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Draft to lower minimum age for detention gets mixed response

Xinhua, February 20, 2017 Adjust font size:

A new draft law that would change the minimum age for administrative detention from 16 to 14 has been met with both concerns of overcorrection and voices of support, albeit cautious.

In China, administrative detention is a punishment for violations that threaten public security but do not constitute a criminal charge, sentences usually do not exceed 20 days. People awaiting trial are sometimes held in administrative detention.

Currently, minors are exempt from administrative detention, however, the draft public security administration law released Friday proposed that administrative detention should be applicable for individuals "at least 14 and under 18."

The draft law comes in response to rising concerns about young offenders, especially those involved with bullying or violence at school. Moreover, a survey by China Youth and Children Research Center (CYCRC) in 2015 showed that juvenile offenders are getting younger.

Many , however, are wary about the new draft law.

"I don't agree with it," said Ge Haiyan, a mother in Beijing. "Children of that age are not mature enough to understand the consequences of their actions, and they are often rebellious at puberty. If we are too strict,our methods could have a negative effect."

Wang Tingting, another Beijing parent, said there should be a more holistic approach to punishment, as juvenile offences are influenced by home and school life.

"Teachers and parents should step up," Wang said.

Song Ruiyong, an education official in Beijing, said he was more concerned about the negative effects administrative detention has on young offenders.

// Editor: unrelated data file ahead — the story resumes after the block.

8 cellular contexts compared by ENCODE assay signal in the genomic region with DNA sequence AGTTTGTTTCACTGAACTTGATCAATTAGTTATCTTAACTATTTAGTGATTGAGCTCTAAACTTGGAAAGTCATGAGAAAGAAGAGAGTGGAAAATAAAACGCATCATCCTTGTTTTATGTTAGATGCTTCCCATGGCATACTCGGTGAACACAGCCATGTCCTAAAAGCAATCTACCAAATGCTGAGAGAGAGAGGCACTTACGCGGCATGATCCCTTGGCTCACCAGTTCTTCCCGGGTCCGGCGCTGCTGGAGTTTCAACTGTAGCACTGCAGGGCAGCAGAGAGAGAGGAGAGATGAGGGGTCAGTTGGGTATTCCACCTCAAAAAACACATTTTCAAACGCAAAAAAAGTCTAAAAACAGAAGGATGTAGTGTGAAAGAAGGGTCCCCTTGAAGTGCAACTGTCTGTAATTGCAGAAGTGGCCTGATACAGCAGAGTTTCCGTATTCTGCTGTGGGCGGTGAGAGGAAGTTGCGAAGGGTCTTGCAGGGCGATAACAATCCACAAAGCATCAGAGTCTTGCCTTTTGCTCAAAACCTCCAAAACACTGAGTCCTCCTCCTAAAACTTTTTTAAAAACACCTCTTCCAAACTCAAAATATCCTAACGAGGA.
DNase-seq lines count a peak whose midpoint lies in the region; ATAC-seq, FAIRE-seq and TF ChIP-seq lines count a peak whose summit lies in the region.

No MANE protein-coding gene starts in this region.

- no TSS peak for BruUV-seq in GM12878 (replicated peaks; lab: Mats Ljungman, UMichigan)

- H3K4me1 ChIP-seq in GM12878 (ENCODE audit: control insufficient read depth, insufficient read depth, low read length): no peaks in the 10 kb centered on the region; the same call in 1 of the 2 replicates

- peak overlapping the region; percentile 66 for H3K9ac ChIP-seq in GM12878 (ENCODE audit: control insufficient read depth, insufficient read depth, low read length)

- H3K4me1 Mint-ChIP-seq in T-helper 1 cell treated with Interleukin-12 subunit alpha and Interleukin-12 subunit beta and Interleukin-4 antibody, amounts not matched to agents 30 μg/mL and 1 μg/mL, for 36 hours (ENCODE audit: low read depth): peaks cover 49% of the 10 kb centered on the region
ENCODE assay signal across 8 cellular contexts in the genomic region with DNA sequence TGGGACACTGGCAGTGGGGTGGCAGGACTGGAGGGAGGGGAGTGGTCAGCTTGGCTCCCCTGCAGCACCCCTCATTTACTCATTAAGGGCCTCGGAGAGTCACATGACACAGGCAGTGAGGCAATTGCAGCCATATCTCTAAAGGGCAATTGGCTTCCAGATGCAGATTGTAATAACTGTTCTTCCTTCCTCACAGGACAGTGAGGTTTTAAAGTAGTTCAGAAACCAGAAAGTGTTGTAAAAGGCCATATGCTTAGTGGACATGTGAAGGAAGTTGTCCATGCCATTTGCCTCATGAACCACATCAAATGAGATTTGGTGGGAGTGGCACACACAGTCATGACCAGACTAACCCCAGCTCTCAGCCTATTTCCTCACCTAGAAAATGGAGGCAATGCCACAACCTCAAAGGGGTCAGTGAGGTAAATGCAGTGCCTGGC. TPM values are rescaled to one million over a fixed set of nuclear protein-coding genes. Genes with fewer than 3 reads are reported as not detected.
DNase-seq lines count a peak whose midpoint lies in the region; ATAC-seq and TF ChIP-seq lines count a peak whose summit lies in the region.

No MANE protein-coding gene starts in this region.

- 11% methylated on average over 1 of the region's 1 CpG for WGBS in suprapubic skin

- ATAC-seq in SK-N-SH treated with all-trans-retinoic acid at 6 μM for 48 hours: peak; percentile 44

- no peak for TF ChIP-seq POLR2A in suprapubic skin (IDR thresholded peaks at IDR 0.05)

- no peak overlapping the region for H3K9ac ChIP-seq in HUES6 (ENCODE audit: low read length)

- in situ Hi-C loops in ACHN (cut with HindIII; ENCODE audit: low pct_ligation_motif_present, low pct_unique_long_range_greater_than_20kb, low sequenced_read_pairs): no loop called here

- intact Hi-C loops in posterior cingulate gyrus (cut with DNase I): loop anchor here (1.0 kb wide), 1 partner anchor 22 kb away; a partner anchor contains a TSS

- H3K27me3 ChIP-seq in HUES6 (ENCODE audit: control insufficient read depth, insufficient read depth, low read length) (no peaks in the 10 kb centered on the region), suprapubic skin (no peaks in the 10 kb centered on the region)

"There is a risk that they will interact with more seasoned criminals while in detention, and they could have a negative influence on them, " Song said. "Being locked-up is an irreversible experience, especially for children."

He posited that youth education services would be better for young offenders.

Bian Feng, a Shengyang-based judge, said that the incarceration of minors was ignoring the fundamental problem.

"I think community or social services could be a better option."

Some people welcomed the proposed law, but not without conditions.

Wu Changhai, a law professor at China University of Political Science and Law, argued that the minimum age should only be applied in certain situations. "The rule should only be executed if the misconduct has had a huge social impact or if the suspect is a repeat offender," Wu said.

Deng Xiquan, deputy director of CYCRC, also supports the new rules."There are no existing actions in the current law for young offenders aged 14 to 16, and this has been exploited by some criminals who use kids of that age to circumvent the criminal law process," Deng said."The new rule, in a way, protects minors."

His support comes with a condition, "All young offenders should be kept at a specialized complex, away from bad influences," he said, echoing the opinion of Song.

Wang Na, a lawyer in Beijing, supported the lowering of the minimum age, especially for those suspected of severe crimes.

"Teenagers these days mature earlier," Wang said. "I have encountered cases of 14-year-olds suspected of molesting girls."

She said the number of reported school bullying cases has increased, so the new law could work as a deterrent.